Giardia duodenalis is the most frequent parasitic agent of gastroenteritis worldwide and has been targeted as part of the WHO “Neglected Disease Initiative” since 2006 . In East Africa, for example, we and others have observed prevalences of >60% in children younger than five years [2, 3]. Notably, chronic (or recurrent) giardiasis in children has been associated with malnutrition, wasting, and stunting as well as reduced cognitive functions at a later age .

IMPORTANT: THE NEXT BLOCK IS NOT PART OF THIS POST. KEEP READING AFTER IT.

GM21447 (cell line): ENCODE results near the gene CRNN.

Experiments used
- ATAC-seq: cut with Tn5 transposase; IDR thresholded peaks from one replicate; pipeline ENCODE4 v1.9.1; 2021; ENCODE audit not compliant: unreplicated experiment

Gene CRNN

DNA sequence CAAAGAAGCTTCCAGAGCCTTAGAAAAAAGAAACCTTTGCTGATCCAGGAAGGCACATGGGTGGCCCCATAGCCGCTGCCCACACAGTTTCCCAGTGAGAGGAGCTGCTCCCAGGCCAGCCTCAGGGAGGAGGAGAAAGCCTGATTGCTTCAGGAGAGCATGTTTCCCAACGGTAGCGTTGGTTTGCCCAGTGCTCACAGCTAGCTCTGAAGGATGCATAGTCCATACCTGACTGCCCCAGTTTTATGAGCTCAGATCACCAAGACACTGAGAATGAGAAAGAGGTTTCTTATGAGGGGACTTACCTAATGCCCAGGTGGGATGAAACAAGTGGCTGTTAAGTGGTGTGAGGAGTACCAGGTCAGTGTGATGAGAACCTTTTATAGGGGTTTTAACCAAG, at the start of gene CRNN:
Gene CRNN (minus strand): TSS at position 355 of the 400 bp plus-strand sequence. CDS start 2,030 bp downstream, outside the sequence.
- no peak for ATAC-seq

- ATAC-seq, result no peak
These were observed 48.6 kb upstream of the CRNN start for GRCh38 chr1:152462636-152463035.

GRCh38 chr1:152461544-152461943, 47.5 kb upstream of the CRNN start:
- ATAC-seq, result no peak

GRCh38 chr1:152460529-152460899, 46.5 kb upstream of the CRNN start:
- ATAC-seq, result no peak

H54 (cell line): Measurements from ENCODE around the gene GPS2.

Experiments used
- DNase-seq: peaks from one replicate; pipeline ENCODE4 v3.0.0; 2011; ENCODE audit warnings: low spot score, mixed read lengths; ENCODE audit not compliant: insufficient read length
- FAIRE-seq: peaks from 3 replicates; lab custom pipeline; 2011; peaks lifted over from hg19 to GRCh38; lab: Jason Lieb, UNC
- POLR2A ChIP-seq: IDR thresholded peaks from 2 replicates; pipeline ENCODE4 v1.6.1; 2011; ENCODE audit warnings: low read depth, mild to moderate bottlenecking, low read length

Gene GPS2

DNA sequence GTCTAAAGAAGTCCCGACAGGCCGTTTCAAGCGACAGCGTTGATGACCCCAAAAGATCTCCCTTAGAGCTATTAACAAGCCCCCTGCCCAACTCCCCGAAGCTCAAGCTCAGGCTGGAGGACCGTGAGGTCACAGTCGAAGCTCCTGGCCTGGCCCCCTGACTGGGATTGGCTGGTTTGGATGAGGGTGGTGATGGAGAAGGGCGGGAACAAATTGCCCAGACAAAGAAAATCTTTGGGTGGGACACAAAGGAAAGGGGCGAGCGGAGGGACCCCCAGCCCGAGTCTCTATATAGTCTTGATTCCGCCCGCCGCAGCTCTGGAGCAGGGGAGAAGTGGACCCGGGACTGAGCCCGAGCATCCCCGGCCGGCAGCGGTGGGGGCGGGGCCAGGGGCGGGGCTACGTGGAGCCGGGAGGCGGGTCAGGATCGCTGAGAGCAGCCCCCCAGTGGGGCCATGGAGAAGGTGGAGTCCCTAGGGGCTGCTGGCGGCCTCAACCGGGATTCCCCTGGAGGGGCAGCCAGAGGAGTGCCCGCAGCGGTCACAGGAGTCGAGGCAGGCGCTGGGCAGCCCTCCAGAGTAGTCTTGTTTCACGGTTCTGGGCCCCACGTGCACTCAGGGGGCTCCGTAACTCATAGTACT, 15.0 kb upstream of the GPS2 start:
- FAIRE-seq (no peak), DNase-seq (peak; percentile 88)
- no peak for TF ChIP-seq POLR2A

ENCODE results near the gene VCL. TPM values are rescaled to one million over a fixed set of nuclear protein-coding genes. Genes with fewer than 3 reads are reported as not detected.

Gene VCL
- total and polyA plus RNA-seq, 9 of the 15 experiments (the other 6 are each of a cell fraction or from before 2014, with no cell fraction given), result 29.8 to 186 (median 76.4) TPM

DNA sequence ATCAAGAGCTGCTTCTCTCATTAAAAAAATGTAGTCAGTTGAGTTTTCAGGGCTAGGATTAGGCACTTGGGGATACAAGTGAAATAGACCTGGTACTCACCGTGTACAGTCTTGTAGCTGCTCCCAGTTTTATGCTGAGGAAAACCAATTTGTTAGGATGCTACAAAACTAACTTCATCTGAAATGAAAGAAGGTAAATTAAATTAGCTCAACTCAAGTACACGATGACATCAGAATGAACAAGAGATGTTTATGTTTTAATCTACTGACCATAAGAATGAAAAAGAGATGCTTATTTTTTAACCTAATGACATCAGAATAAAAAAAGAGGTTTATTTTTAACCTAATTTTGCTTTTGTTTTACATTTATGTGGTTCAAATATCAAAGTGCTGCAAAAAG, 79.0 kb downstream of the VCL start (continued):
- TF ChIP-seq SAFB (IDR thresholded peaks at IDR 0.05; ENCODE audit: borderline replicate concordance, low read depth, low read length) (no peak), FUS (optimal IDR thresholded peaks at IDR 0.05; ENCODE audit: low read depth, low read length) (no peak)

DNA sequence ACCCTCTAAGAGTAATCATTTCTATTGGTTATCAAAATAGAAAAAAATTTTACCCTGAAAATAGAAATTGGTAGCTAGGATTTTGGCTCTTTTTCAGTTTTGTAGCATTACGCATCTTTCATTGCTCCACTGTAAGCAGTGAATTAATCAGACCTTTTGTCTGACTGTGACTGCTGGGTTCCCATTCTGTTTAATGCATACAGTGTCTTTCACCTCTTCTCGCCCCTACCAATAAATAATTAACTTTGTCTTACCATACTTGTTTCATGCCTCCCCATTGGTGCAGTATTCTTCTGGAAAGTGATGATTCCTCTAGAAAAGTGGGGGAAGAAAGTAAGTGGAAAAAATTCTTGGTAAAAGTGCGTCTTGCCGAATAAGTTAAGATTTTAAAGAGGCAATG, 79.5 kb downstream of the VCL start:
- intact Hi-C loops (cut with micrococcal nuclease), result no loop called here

The pathogenesis of chronic giardiasis is poorly understood and both parasitic and host factors might be involved. The parasite is non-invasive but stays in the intestinal lumen where it adheres to epithelial cells. Since CD4+ T helper cells are involved in protection against G. duodenalis, chronic infection might result from insufficient antigen presentation that does not lead to the development of protective cellular immunity. Dendritic cells (DCs) might be critically involved in the induction of anti-Giardia immune responses as they are able to reach with their cellular protrusions into the gut lumen and sample antigen . Following antigen-uptake, DCs may process and present specific peptides to naïve T lymphocytes, and DCs activated through ligands of pattern-recognition receptors (PRRs), e.g., Toll-like receptors (TLRs), C-type lectins, and nucleotide-binding oligomerization domain (NOD)-like receptors (NLRs), are essential for the induction of specific cellular immunity . A recently published study with murine DCs has shown that G. duodenalis lysate may interfere with the activation of DCs through TLR2 or TLR4 in vitro. Signals through both receptors might be relevant for the induction of anti-Giardia immune responses because G. duodenalis by itself only weakly activates murine DCs . In vivo, bacteria belonging to the gut flora might deliver the required stimuli to G. duodenalis-processing DCs since TLR2 may recognize lipoproteins derived from Gram-positive while TLR4 binds LPS of Gram-negative bacteria .